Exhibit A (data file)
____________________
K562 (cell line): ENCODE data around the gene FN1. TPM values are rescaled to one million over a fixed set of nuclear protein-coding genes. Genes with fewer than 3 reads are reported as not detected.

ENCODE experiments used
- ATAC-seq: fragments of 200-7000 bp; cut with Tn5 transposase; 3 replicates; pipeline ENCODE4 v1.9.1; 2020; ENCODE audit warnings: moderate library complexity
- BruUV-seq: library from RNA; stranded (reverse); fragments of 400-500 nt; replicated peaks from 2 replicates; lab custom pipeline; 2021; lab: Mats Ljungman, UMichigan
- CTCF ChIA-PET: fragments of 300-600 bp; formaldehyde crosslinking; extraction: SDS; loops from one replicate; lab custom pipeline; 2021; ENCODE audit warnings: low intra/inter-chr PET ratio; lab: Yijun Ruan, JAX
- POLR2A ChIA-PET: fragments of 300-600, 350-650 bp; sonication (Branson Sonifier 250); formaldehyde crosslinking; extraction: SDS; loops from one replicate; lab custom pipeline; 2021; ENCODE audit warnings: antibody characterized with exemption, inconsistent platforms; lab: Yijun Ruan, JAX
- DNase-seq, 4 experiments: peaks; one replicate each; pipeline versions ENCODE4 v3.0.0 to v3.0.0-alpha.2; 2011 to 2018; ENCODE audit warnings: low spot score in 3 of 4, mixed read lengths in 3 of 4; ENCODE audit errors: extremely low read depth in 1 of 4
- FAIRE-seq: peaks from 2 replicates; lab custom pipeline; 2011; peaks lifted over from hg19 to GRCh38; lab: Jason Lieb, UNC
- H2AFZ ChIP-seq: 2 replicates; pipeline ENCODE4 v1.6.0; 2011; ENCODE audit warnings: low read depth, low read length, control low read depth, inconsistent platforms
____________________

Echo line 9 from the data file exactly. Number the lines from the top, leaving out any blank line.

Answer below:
- H2AFZ ChIP-seq: 2 replicates; pipeline ENCODE4 v1.6.0; 2011; ENCODE audit warnings: low read depth, low read length, control low read depth, inconsistent platforms